Slipping Into Darkness - Protecting a Parent with Early Stage Dementia
I occasionally receive inquiries from a child whose parent has early stage dementia. The conversation frequently starts out with statements like “Dad’s short-term memory is awful” or “Mom is beginning to make some really bad decisions.” Even better, “Dad has had 3 wrecks and refuses to quit driving.” The Child wants to know what can be done to protect the parent.
I encourage the child to seek medical help from the parent’s physician and to build a strong support group of friends and family members who will watch out for the parent.
Today, I received an inquiry from the son of a man who recently gave $100,000 to a stranger that is currently in FBI custody. Apparently, this stranger has persuaded several other elderly folks to make "investments" with him. The father has horrendous short-term memory, but still recognizes family members and other close acquaintances and can handle routine financial transactions such as writing a check to pay the electric bill.
I told the son that he has two choices. The best course of action is for the son to try to convince the father to visit with an attorney to discuss ways of protecting his assets. I encouraged the son to enlist the aid of his father’s closest friend in discussing this matter with his father.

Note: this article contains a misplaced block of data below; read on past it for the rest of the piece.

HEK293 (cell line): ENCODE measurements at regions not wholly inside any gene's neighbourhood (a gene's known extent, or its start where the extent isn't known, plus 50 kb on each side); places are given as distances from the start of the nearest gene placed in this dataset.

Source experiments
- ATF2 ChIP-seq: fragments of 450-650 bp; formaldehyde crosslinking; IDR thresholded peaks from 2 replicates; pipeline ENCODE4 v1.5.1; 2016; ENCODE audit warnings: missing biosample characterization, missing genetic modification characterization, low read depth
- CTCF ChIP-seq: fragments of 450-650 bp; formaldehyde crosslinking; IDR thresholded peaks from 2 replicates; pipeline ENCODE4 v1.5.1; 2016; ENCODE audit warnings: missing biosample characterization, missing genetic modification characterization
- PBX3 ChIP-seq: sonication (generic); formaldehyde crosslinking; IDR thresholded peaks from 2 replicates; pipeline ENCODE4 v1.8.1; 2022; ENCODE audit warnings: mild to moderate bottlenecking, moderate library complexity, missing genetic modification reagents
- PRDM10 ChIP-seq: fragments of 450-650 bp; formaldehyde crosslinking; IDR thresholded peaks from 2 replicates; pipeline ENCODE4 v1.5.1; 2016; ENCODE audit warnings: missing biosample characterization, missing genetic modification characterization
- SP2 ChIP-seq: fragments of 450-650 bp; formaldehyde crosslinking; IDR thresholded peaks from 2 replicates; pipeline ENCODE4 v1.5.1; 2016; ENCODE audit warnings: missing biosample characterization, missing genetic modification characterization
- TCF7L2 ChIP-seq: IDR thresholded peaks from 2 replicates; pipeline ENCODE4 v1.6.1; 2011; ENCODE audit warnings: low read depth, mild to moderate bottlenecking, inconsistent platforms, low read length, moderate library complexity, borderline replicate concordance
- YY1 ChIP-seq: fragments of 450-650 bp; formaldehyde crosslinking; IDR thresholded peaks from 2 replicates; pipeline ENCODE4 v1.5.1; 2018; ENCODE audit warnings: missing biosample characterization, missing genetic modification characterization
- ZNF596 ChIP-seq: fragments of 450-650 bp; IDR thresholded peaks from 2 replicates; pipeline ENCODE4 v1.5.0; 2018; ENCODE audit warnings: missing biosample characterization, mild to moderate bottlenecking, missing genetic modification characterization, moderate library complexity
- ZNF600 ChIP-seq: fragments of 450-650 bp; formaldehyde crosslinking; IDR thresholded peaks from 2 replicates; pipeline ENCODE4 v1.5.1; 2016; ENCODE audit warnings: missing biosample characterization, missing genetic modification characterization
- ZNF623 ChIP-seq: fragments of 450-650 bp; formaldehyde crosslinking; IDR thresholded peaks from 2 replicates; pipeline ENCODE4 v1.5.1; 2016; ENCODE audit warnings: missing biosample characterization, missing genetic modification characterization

If the father is unwilling to cooperate in seeking a solution, the son’s other alternative is to petition the court to appoint a conservator for his father. This course of action should not be taken lightly. Judges are very hesitant to take away a person’s legal rights. Proof of “bad decisions” is not enough to take away a person’s legal rights when that person has periods of “lucidity.” Furthermore, even if the Judge agrees to appoint a conservator, this does not necessarily mean that the father will be unable to change his Will. The dilemma for the son is that he may jeopardize his future inheritance by applying for conservatorship.
I have seen the problem from other perspectives. I have been involved in several lawsuits involving decedents who had a period of dementia prior to dying and either made suspicious gifts or changes to their Will late in life. The net effect of the gifts or Will changes was to distribute the decedent’s assets in a significantly different manner than had been intended by the decedent before the onset of dementia. As a general rule, it is very difficult to change this result. The beneficiaries who were harmed by the change must prove that the decedent lacked legal capacity and/or was unduly influenced to make the change. Because the decedent is not available to testify, his mental condition can only be proved by inference.
Sometimes, my clients ask for my assistance on how to plan ahead to protect themselves from making bad decisions if they later suffer from dementia. There are some very good safeguards that can be put in place.
In summary, the onset of dementia poses a great risk to a person's financial well-being. There are no foolproof solutions, but planning ahead can minimize the damage.